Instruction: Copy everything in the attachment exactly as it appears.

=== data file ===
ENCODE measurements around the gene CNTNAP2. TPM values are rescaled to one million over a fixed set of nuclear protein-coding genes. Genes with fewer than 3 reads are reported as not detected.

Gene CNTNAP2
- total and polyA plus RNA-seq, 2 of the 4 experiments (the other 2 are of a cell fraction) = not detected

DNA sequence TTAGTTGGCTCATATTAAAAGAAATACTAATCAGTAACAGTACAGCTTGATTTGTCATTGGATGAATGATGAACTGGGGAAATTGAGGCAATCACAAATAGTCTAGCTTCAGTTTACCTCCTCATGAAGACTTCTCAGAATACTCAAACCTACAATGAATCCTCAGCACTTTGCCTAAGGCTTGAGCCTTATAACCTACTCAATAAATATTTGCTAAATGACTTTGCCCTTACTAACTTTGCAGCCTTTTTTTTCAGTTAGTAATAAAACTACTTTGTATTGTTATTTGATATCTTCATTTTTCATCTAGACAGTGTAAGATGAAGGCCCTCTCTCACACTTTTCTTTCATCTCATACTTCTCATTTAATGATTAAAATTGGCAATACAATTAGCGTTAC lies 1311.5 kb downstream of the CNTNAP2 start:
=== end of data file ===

ENCODE measurements around the gene CNTNAP2. TPM values are rescaled to one million over a fixed set of nuclear protein-coding genes. Genes with fewer than 3 reads are reported as not detected.

Gene CNTNAP2
- total and polyA plus RNA-seq, 2 of the 4 experiments (the other 2 are of a cell fraction) = not detected

DNA sequence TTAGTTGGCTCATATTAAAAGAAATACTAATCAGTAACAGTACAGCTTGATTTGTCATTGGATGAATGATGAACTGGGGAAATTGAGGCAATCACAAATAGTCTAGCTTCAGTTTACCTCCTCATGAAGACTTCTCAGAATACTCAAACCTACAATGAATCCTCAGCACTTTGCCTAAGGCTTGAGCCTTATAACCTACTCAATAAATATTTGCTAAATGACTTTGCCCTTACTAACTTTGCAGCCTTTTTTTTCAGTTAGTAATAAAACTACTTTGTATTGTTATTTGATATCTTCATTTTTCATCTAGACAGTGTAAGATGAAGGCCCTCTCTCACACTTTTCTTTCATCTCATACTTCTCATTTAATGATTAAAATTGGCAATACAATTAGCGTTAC lies 1311.5 kb downstream of the CNTNAP2 start: